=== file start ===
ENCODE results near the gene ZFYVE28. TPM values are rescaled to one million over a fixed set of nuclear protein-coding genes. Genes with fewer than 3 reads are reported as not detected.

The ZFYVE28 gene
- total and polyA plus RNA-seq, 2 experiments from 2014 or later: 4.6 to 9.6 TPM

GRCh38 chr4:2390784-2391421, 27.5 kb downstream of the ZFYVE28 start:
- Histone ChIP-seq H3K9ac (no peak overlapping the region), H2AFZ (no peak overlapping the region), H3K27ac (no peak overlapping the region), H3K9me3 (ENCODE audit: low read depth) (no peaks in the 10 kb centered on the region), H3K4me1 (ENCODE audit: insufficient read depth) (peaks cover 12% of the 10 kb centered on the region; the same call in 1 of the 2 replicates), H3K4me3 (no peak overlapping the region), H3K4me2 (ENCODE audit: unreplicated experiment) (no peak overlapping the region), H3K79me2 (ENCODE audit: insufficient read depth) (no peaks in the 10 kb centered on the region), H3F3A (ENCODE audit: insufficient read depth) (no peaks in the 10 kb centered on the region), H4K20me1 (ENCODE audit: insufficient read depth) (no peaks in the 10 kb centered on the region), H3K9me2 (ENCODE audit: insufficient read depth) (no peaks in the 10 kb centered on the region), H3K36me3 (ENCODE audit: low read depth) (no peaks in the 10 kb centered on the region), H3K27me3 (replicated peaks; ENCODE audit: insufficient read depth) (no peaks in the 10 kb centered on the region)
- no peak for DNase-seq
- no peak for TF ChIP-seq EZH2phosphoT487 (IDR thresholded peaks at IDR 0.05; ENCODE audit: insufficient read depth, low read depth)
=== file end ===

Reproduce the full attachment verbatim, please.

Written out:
ENCODE results near the gene ZFYVE28. TPM values are rescaled to one million over a fixed set of nuclear protein-coding genes. Genes with fewer than 3 reads are reported as not detected.

The ZFYVE28 gene
- total and polyA plus RNA-seq, 2 experiments from 2014 or later: 4.6 to 9.6 TPM

GRCh38 chr4:2390784-2391421, 27.5 kb downstream of the ZFYVE28 start:
- Histone ChIP-seq H3K9ac (no peak overlapping the region), H2AFZ (no peak overlapping the region), H3K27ac (no peak overlapping the region), H3K9me3 (ENCODE audit: low read depth) (no peaks in the 10 kb centered on the region), H3K4me1 (ENCODE audit: insufficient read depth) (peaks cover 12% of the 10 kb centered on the region; the same call in 1 of the 2 replicates), H3K4me3 (no peak overlapping the region), H3K4me2 (ENCODE audit: unreplicated experiment) (no peak overlapping the region), H3K79me2 (ENCODE audit: insufficient read depth) (no peaks in the 10 kb centered on the region), H3F3A (ENCODE audit: insufficient read depth) (no peaks in the 10 kb centered on the region), H4K20me1 (ENCODE audit: insufficient read depth) (no peaks in the 10 kb centered on the region), H3K9me2 (ENCODE audit: insufficient read depth) (no peaks in the 10 kb centered on the region), H3K36me3 (ENCODE audit: low read depth) (no peaks in the 10 kb centered on the region), H3K27me3 (replicated peaks; ENCODE audit: insufficient read depth) (no peaks in the 10 kb centered on the region)
- no peak for DNase-seq
- no peak for TF ChIP-seq EZH2phosphoT487 (IDR thresholded peaks at IDR 0.05; ENCODE audit: insufficient read depth, low read depth)